Gaspari, Stefania (1994) Haul-out behaviour, site fidelity and vigilance of common seals (Phoca vitulina) and grey seals (Halichoerus grypus) in the tees Estuary. Masters thesis, Durham University.
The project was carried out from the beginning of May to the beginning of July 1994, at Seal Sands, in the Tees estuary. The study aimed to examine (i) ecological and (ii) behavioural aspects of two species of seals, common seals (Phoca vitulina) and grey seals (Halichoerus grypus). The aims of the study were (i): (a) to document the seasonal fluctuation in number of seals using haul-out sites during May and June, (b) To compare activities between day and night time, (c) To examine possible factors influencing the proportion of the Tees population of common and grey seals hauling-out at Seal Sands, and factors conditioning haul- out site choice, (ii): (a) To examine distribution on haul-out sites and haul-out site fidelity, group and individual behaviour, (b) To determine vigilance behaviour in common and grey seals in relation to time of the day and group size. The number of seals hauled-out at Seal Sands, varied from day to day and night to night, and between successive low tides. The common seal number hauling-out, varied from a minimum of 13 to a maximum of 39, at day time, and from 9 to 15 at night time, these number increased gradually during the study period. The number of grey seals varied from nil on two occasions to 27 at daytime, and from 2 to 26 at night time. Both high and low number of common and grey seals tended to occur on the same days. The number of animals hauling out could be influenced by both environmental factors and population size at Teesmouth. Numbers of common seals at site C during day time was significantly and inversely related to the tide level at low water. The numbers of grey seals at site C at night time were inversely related to wind speed and positively related to maximum temperature. The changes in sites use are discussed in relation to physical characteristics of the sites and tide levels. Common and grey seals were observed to haul-out in restricted areas, although space availability was not a limiting factor. Common seals showed site fidelity both as individuals and as a group. Grey seals, show site fidelity as a group. Vigilance behaviour varied considerably within the two species of seals. In relation to the time of the day, the percentage of common seals alert, tended to decrease progressively after low tide. The percentage of grey seals alert was lower than in common seals with few peaks caused by sudden disturbance. Common seals show a strong negative correlation between the percentage of individuals alert and group size, whereas grey seals did not show any relation to the size of the group.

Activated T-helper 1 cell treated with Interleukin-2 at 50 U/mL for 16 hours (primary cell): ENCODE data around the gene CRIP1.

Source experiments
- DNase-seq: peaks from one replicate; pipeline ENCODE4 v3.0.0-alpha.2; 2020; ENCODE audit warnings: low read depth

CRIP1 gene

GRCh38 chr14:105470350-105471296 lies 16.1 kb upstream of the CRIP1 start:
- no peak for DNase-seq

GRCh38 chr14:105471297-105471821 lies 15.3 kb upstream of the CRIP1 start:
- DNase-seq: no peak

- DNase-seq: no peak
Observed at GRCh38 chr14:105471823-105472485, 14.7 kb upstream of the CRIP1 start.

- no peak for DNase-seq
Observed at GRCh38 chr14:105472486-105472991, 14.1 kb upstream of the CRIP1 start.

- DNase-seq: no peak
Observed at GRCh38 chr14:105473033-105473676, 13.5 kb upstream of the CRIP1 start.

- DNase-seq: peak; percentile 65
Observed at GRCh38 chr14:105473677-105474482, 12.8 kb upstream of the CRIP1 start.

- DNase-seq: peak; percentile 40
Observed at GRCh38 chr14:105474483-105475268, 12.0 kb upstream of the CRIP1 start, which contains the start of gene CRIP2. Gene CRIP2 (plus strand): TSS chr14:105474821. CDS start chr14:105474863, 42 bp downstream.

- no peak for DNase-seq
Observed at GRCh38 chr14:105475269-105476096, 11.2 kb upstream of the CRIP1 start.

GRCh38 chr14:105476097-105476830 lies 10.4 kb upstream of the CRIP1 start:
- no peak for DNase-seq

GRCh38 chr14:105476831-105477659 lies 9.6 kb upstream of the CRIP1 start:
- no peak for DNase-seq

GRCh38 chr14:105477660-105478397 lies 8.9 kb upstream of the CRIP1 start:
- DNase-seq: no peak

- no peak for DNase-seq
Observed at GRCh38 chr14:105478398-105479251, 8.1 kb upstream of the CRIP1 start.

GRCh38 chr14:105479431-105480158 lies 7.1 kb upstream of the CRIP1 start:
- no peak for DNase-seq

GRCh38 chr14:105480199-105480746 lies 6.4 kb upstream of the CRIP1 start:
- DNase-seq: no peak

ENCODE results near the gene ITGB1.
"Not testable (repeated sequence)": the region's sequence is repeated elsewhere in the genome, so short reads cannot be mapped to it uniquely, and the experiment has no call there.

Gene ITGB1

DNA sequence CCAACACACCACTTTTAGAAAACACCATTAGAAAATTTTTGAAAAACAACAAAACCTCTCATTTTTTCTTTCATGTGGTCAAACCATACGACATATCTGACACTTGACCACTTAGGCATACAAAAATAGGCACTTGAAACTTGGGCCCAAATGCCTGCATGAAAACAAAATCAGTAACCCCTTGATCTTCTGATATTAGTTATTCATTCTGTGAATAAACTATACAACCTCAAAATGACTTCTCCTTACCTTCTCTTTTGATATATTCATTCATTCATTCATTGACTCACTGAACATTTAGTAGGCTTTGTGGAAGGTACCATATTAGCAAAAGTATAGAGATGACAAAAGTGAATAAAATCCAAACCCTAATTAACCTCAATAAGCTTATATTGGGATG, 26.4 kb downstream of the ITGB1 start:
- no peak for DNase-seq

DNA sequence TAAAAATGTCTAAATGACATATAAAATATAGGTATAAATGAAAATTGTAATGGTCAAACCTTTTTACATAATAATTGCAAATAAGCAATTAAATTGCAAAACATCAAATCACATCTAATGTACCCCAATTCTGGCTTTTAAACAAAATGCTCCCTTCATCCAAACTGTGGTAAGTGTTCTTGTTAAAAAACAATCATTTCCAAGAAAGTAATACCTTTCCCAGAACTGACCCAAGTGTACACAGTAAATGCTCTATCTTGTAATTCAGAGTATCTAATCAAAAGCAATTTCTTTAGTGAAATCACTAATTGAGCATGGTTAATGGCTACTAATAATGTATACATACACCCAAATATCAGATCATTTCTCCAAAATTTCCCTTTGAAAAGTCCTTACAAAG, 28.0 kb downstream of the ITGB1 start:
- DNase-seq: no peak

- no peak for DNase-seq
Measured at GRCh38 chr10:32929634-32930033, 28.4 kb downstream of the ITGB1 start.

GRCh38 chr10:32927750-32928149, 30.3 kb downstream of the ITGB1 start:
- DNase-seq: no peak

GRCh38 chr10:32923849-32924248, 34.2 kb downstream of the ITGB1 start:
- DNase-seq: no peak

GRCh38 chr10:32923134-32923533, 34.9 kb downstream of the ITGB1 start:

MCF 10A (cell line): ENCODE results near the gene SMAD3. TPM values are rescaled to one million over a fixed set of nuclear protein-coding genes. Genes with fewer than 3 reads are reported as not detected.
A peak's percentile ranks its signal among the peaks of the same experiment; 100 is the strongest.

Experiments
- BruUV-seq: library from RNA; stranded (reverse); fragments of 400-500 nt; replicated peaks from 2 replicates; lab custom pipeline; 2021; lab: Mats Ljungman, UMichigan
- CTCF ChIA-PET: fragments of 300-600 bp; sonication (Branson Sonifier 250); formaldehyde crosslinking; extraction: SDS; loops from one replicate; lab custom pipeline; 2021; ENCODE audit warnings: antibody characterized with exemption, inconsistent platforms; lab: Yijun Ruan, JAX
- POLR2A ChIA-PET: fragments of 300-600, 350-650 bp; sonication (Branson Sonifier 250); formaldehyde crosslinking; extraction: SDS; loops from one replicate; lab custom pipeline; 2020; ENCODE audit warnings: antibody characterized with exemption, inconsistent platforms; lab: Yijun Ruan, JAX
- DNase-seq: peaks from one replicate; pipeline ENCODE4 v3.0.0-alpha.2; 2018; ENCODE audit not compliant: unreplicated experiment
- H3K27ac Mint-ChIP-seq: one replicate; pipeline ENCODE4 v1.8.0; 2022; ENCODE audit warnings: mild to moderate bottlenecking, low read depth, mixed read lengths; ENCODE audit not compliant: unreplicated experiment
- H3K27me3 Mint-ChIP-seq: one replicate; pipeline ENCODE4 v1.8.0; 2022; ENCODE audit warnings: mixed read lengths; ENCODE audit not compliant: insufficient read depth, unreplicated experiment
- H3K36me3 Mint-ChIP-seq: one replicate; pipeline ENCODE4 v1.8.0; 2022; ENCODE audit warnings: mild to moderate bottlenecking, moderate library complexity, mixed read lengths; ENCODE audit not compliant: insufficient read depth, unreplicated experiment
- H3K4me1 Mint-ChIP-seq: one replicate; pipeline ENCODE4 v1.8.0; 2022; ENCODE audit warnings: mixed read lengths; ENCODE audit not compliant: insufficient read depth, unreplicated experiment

|Item Type:||Thesis (Masters)|
|Award:||Master of Science|
|Copyright:||Copyright of this thesis is held by the author|
|Deposited On:||16 Nov 2012 11:00|